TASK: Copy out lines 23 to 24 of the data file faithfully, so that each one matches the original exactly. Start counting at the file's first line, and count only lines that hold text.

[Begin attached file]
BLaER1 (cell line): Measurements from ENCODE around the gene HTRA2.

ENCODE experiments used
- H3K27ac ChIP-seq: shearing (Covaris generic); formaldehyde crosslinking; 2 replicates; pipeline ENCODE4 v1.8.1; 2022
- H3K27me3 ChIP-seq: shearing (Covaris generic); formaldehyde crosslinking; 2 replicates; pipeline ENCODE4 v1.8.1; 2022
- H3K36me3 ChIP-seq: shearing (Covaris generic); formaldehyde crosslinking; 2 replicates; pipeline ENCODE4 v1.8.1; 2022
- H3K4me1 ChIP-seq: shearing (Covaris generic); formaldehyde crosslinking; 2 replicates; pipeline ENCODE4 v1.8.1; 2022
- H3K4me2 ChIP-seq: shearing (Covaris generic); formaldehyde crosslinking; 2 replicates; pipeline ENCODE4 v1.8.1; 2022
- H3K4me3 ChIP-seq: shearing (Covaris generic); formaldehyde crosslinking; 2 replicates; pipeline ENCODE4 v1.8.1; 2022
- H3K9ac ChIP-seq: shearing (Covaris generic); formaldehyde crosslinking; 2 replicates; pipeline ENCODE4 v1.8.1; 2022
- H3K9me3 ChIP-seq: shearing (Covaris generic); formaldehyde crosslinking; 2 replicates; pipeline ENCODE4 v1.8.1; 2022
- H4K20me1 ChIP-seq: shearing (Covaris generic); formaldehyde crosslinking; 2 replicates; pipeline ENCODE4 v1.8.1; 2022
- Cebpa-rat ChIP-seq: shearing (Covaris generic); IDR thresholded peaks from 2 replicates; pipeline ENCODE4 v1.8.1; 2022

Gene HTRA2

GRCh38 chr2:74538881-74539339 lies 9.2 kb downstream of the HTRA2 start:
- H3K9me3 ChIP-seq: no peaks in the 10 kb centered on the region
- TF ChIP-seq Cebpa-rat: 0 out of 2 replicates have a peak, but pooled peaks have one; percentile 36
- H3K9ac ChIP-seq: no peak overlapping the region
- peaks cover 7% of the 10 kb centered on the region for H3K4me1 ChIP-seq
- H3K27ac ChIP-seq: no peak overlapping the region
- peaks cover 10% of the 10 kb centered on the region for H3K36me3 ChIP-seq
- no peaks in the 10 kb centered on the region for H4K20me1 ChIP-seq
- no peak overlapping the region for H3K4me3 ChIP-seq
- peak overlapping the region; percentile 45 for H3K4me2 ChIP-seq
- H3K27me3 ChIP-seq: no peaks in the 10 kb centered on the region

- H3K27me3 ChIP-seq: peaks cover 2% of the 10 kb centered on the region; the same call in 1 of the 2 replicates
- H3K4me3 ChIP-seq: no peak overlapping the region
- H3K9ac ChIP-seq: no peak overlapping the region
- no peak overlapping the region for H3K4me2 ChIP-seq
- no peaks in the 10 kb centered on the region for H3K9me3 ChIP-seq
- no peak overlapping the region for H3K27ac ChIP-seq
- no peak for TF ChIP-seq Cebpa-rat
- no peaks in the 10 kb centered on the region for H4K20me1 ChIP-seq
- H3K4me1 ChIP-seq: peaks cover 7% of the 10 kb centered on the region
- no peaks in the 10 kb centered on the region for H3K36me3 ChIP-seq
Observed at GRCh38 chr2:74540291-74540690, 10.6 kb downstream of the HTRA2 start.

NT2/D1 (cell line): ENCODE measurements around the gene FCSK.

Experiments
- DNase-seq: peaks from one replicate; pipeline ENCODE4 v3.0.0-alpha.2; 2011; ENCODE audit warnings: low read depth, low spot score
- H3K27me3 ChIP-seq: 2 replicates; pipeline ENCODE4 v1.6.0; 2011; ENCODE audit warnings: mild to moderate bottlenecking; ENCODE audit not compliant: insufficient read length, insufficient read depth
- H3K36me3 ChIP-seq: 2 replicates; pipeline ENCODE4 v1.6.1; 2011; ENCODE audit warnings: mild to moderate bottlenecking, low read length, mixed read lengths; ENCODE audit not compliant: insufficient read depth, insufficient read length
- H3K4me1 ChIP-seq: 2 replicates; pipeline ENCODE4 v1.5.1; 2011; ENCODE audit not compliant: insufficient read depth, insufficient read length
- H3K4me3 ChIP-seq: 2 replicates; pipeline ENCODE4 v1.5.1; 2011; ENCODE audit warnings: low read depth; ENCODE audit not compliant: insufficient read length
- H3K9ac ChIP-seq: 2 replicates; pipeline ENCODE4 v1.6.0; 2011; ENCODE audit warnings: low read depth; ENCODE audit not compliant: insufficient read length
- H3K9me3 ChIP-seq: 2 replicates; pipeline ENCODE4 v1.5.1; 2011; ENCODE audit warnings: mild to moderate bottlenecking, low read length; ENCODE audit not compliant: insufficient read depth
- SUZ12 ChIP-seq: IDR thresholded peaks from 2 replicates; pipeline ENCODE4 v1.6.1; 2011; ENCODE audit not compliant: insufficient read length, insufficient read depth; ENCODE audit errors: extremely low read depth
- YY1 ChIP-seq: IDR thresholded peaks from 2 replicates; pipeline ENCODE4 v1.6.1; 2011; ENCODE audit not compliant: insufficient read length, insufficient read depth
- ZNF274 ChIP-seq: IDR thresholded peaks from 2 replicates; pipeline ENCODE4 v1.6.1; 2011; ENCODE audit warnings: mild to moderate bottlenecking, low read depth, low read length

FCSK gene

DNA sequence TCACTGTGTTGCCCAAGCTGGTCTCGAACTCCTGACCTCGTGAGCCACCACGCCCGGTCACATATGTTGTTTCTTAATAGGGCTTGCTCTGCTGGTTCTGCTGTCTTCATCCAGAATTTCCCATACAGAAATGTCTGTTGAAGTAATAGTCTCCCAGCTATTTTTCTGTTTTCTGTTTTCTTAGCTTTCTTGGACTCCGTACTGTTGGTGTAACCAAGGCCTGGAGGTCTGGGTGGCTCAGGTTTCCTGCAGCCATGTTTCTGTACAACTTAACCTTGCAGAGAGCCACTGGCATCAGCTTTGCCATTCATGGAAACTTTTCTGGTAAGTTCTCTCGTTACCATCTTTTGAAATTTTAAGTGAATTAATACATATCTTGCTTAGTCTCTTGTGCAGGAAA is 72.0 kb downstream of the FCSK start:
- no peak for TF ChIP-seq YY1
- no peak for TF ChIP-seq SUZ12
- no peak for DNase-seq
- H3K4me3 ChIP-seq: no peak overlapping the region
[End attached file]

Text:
- peak overlapping the region; percentile 45 for H3K4me2 ChIP-seq
- H3K27me3 ChIP-seq: no peaks in the 10 kb centered on the region